by Dr. Sam Kelso, Au.D.


Our ability to hear is not the same as our ability to understand. Hearing is a function of the ear. Speech understanding is a function of the brain. The ear collects sound and transmits it to the brain. The brain translates what the ears have collected into something that it can understand. If hearing loss prevents the ear from picking up the sounds of speech then the amount of information that the brain has to work with becomes limited and speech understanding suffers. If this goes unchecked for many years the brain effectively forgets how to process speech efficiently. It’s a case of use it or lose it and why early intervention with properly fitted hearing aids is so important. 

There are two primary components of speech, volume and clarity. The volume of speech becomes vowel sounds that we make with our vocal cords. The clarity of speech comes from consonant sounds that are produced with the lips and teeth. If high frequency hearing loss prevents us from hearing the soft sounds at the beginning of a word and we only hear the loud vowel sounds, then we don’t know if the person speaking said, Hat, Cat, or Sat. We just hear, “at” and accuse the speaker of mumbling. This seems worse in a noisy place like a restaurant.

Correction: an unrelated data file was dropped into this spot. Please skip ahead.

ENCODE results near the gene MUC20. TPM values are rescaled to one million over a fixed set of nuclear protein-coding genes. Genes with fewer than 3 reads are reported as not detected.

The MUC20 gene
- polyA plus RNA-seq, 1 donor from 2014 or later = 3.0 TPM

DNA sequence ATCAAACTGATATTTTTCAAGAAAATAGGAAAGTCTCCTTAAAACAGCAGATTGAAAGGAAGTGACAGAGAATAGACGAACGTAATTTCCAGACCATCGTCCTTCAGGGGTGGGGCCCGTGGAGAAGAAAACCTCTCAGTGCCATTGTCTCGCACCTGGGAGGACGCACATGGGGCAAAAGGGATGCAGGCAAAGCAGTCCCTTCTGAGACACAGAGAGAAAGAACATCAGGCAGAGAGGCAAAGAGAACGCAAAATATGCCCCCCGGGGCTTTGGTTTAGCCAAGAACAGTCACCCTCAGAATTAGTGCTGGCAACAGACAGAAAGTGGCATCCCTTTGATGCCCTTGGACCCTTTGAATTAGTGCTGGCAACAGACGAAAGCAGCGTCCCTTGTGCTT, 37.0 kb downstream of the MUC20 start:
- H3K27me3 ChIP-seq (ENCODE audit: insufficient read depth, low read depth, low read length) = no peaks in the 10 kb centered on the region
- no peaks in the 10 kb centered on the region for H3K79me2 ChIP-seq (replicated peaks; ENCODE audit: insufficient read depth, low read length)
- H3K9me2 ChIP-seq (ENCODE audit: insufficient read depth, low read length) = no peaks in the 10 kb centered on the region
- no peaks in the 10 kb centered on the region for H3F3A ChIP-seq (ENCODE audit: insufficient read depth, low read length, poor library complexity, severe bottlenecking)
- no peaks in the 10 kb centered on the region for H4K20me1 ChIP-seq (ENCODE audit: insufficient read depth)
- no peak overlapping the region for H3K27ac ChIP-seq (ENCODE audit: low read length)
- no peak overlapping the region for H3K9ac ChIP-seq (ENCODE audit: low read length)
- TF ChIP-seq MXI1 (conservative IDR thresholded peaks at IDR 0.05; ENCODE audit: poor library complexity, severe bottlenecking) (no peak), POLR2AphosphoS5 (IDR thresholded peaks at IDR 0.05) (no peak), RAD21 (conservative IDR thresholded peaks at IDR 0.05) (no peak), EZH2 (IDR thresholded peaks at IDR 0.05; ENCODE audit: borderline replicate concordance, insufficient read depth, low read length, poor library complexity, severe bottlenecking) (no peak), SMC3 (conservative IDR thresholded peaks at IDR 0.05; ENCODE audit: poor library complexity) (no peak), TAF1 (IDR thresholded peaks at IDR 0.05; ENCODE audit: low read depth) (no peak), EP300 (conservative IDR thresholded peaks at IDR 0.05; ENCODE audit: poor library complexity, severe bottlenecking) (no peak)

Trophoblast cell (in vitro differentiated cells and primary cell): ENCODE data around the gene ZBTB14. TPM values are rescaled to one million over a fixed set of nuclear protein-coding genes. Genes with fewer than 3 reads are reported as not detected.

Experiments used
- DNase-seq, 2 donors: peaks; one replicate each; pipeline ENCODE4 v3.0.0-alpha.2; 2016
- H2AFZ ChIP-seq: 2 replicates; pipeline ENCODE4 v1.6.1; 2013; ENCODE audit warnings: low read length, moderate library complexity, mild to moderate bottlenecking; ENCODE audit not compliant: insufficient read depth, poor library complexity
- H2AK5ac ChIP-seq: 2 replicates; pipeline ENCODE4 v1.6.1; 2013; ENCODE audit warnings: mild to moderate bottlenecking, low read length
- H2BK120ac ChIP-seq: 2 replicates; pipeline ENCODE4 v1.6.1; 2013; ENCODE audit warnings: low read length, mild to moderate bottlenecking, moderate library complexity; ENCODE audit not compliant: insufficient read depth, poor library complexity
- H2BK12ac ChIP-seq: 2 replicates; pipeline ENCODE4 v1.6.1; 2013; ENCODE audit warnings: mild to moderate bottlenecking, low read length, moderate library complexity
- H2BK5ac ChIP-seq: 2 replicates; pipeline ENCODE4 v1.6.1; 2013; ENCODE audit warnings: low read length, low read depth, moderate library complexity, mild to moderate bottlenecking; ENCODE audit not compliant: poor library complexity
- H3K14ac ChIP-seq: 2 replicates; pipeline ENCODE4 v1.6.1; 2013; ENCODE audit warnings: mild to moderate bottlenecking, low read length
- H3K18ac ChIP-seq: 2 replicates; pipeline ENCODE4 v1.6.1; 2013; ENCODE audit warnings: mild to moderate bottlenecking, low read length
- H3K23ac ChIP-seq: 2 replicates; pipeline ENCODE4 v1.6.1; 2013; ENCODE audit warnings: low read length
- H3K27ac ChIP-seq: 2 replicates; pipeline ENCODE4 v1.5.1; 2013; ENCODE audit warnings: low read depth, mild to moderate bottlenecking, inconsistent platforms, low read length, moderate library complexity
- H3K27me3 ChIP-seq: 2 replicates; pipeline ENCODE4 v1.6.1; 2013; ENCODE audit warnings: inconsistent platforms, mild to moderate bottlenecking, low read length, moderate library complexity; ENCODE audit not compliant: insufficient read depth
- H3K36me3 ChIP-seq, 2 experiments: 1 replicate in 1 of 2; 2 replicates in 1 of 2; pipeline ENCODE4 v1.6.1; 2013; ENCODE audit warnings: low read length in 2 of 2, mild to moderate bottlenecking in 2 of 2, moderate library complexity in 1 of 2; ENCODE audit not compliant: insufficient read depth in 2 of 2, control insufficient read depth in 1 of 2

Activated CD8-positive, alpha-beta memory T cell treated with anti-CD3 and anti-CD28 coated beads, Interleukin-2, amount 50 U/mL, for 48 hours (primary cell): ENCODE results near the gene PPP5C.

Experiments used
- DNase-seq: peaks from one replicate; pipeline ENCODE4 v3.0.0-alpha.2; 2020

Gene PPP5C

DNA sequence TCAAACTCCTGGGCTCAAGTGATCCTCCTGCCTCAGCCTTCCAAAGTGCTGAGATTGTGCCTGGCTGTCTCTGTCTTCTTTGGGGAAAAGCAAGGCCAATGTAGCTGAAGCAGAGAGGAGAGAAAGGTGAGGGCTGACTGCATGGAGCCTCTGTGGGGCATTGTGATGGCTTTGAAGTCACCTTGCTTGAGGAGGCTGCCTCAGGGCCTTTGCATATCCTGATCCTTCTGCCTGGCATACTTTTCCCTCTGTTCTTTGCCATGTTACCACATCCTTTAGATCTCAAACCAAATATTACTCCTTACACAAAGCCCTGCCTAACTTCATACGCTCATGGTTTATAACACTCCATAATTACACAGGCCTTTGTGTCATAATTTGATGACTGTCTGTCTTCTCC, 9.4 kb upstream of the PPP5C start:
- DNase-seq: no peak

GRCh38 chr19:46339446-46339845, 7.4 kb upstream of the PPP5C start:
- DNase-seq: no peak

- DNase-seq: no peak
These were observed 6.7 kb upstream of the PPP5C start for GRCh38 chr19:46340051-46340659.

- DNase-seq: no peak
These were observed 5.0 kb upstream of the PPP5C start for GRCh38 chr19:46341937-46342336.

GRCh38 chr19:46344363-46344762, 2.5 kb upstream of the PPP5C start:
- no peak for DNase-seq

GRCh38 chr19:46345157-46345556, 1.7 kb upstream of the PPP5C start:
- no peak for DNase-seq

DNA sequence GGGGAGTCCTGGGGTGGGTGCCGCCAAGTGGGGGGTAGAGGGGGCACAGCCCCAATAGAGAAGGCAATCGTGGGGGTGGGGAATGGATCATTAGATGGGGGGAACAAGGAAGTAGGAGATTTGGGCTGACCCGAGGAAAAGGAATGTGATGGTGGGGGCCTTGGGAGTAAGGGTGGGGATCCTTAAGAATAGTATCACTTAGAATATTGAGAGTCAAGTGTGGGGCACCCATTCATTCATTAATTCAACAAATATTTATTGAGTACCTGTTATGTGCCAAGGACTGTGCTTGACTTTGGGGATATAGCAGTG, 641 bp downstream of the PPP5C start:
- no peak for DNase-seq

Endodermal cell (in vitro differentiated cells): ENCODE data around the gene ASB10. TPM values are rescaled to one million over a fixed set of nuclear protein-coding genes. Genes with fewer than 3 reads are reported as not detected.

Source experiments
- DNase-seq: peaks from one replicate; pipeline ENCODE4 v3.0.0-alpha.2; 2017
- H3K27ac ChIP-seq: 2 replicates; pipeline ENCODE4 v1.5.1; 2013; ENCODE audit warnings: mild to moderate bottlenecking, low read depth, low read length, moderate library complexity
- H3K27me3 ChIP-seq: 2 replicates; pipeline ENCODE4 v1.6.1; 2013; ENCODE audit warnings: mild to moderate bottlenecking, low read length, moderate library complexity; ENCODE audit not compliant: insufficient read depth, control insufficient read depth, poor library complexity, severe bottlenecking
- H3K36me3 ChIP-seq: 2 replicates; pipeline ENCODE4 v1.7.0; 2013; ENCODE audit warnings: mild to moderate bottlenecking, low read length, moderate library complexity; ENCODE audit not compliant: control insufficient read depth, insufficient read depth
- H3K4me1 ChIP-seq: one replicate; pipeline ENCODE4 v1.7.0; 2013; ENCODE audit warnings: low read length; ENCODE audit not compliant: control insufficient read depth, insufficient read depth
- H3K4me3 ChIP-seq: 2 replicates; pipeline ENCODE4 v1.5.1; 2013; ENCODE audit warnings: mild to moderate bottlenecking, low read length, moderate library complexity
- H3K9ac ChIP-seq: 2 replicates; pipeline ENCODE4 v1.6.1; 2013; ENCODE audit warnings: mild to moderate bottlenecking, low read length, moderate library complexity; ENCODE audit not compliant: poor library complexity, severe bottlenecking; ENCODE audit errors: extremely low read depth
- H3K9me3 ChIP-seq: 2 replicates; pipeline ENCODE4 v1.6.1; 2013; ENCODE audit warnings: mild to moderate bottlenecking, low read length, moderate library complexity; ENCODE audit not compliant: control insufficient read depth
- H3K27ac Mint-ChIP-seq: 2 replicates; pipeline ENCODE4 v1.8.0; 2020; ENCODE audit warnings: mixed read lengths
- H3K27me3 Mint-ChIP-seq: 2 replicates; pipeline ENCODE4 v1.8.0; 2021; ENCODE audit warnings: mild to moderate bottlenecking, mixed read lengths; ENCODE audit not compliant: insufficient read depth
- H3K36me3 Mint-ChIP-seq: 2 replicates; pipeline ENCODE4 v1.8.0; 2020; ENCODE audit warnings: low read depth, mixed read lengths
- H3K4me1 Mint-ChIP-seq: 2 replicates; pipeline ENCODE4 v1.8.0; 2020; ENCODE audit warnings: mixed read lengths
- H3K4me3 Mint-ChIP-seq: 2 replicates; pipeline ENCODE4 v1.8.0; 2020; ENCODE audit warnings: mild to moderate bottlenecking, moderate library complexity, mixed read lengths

Properly programmed hearing aids used on a regular basis can provide improvement in not only hearing but understanding as well. Research shows that most people with hearing loss wait seven years between the time that they first start having problems and the time that they get a hearing test. In this time the brain is losing practice at understanding. If the hearing loss is too severe and goes on for too long there is always a chance that it cannot be improved, but almost always, patients who choose to correct their hearing loss sooner rather than later, and who wear their hearing aids often will hear and understand speech much better.

An accurate examination can reveal exactly where the deficit lies along the spectrum of speech sounds, and which type of hearing aid circuitry and programming will best help the patient regain the ability to understand speech more clearly. 

“I hear but I don’t understand.” “People just mumble when they talk.” There is a solution to this lack of understanding. The first step is getting an examination, preferably in a medical clinic that specializes in diagnosing and treating disorders of the ear and hearing. Hearing health is an important aspect of our daily lives and poor hearing has been scientifically linked to numerous negative health consequences ranging from depression to dementia.

Our in-house data of thousands of patients reveals that following a 30 day trial of today’s smart technology hearing aids, 97% of users experience enough benefit to want to keep using their devices. When will you decide that it’s time to start understanding better?